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China Lands On The Far Side Of The Moon To Retrieve Soil & Rock Samples

On Sunday, an uncrewed Chinese spacecraft landed on the moon's far side, specifically, in a gigantic impact crater named South-Pole Aitken Basin. The time of the landing was recorded as 6.23 am Beijing time.

Although the near side of the moon has been explored previously, the far side remains a mystery. The “far side” is a term used to specify the dark parts of the moon perpetually facing space and crowded with craters. The purpose of the moon mission was to retrieve valuable soil and rock samples from the unexploited part of the moon.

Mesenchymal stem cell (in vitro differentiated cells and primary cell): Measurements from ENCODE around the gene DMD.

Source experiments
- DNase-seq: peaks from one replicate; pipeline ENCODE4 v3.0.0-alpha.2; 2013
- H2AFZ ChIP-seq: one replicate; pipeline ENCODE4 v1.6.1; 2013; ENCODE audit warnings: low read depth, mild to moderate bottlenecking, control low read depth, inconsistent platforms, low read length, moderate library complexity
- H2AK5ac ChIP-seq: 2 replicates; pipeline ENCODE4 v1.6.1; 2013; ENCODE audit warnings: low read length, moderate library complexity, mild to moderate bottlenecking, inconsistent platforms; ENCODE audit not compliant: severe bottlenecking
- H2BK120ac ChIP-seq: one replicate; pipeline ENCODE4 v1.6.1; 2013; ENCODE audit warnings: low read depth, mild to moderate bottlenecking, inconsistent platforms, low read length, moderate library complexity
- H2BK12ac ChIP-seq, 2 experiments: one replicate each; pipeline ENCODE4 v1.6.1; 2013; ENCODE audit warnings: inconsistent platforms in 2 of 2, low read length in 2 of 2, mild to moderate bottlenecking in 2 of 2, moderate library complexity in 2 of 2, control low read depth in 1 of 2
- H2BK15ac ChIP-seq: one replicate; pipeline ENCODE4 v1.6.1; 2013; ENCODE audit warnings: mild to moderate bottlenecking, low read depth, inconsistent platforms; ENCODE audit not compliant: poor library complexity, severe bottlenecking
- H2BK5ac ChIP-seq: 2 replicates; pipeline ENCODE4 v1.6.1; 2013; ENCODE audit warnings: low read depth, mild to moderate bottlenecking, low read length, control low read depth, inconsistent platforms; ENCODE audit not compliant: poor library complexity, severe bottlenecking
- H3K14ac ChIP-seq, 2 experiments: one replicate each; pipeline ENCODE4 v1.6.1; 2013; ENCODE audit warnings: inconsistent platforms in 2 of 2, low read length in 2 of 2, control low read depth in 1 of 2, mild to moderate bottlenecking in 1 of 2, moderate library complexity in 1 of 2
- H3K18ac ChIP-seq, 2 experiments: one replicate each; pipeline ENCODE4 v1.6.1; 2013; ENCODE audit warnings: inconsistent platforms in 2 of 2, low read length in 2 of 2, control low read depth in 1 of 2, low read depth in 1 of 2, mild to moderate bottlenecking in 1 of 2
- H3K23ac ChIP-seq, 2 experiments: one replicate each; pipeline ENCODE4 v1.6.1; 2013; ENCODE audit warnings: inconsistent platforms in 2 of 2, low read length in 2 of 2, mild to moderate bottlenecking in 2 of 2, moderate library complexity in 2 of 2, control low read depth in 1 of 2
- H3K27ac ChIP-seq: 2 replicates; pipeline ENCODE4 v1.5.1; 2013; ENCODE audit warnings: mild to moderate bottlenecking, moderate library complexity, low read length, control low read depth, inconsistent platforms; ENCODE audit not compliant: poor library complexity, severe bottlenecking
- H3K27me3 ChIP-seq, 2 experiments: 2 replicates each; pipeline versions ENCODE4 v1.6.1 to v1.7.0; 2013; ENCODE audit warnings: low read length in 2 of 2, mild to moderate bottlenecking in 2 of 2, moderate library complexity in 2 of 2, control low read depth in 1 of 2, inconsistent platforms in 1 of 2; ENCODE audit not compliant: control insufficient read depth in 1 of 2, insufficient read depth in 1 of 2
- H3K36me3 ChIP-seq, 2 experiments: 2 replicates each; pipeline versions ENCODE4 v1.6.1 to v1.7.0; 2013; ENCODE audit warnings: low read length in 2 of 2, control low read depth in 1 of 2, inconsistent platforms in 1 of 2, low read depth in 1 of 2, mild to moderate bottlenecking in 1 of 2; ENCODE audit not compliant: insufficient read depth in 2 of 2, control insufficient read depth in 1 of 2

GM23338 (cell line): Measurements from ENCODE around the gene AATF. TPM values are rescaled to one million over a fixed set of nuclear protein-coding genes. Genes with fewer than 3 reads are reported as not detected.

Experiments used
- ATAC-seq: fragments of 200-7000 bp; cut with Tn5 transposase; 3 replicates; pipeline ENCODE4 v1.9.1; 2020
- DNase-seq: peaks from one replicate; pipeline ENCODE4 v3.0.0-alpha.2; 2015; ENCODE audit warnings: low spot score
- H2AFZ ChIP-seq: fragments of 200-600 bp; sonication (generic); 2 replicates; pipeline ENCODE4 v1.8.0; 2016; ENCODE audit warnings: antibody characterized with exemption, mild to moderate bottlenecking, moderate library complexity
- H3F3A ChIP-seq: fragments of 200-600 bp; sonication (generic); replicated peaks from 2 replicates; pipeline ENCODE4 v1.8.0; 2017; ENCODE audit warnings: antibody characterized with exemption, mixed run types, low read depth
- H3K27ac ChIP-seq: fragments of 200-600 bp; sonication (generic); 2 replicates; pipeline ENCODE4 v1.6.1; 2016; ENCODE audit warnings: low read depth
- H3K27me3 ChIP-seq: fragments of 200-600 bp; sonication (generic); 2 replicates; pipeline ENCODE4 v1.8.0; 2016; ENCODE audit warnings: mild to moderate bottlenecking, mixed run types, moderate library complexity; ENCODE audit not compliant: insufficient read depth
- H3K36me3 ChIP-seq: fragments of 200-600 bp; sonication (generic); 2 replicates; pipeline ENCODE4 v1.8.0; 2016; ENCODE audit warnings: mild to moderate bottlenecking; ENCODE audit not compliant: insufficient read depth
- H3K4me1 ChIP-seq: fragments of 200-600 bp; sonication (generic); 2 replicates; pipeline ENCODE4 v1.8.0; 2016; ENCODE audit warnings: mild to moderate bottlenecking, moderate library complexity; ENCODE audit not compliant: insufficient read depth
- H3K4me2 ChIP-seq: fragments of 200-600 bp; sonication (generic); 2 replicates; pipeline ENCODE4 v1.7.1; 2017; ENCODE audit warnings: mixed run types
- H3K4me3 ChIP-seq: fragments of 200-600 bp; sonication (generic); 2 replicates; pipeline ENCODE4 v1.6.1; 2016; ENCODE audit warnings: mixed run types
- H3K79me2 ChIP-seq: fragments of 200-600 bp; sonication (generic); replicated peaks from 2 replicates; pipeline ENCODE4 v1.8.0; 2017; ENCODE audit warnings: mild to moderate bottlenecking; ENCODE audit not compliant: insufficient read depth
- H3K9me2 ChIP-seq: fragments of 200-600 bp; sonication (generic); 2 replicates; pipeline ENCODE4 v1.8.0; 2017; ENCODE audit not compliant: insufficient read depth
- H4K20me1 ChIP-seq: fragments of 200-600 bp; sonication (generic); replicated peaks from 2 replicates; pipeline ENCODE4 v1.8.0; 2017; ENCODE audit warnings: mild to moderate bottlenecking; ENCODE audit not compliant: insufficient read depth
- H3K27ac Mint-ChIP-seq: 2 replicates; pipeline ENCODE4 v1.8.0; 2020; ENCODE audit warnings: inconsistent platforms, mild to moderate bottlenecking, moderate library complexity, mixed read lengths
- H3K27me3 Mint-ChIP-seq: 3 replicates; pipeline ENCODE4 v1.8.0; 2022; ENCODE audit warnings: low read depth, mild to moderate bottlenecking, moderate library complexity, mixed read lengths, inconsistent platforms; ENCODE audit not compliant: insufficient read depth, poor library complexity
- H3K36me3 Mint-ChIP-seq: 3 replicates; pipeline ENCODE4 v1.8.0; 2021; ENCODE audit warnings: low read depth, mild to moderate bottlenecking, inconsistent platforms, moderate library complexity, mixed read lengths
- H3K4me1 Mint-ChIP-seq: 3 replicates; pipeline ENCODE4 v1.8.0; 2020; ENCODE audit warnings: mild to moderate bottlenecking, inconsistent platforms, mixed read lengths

This is the latest in a series of moon missions from China, known as the Chang’e series. The Chang’e 5 mission, which also involved the far side of the moon, was launched in 2020. This ongoing series of missions is a testament to China's commitment to space exploration and its growing capabilities in the field.

The mission involves many engineering innovations, high risks, and great difficulties. The payloads carried by the Chang’e 6 lander will work as planned and carry out scientific exploration missions,” said the Chinese National Space Administration in a statement.

The US also has been trying for quite some time to collect samples from the darker side of the moon to extract lunar minerals in order to sustain future lunar missions. The US was the first country to land on the moon in 1969 and remains the only country to send humans to the moon.

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